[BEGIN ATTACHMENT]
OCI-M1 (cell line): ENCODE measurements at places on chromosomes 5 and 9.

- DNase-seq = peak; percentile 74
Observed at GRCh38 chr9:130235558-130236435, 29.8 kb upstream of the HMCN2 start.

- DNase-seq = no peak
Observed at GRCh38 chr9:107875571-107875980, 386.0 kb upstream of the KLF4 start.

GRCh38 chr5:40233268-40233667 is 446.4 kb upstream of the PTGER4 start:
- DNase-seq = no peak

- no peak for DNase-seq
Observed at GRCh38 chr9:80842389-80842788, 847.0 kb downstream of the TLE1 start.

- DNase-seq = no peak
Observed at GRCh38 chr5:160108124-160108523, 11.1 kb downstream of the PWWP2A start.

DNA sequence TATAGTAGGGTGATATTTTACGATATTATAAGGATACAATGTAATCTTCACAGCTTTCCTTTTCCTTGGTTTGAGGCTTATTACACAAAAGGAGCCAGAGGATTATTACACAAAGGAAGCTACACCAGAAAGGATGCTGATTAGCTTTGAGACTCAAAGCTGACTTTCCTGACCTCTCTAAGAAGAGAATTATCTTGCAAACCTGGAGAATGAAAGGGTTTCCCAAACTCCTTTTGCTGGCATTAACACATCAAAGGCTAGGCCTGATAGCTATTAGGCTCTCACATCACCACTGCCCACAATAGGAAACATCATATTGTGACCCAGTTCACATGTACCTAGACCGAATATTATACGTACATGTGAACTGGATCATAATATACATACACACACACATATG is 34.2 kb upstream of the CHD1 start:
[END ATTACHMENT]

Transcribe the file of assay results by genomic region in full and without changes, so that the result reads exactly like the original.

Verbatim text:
OCI-M1 (cell line): ENCODE measurements at places on chromosomes 5 and 9.

- DNase-seq = peak; percentile 74
Observed at GRCh38 chr9:130235558-130236435, 29.8 kb upstream of the HMCN2 start.

- DNase-seq = no peak
Observed at GRCh38 chr9:107875571-107875980, 386.0 kb upstream of the KLF4 start.

GRCh38 chr5:40233268-40233667 is 446.4 kb upstream of the PTGER4 start:
- DNase-seq = no peak

- no peak for DNase-seq
Observed at GRCh38 chr9:80842389-80842788, 847.0 kb downstream of the TLE1 start.

- DNase-seq = no peak
Observed at GRCh38 chr5:160108124-160108523, 11.1 kb downstream of the PWWP2A start.

DNA sequence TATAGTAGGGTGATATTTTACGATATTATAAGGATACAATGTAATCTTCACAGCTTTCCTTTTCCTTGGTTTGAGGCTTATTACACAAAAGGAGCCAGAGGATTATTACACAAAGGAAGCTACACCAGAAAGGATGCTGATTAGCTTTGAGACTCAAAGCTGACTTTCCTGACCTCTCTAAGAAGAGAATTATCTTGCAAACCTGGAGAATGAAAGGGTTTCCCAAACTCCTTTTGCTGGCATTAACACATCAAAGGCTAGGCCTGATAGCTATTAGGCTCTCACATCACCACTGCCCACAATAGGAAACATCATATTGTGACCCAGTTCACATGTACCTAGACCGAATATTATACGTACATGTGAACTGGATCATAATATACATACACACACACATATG is 34.2 kb upstream of the CHD1 start: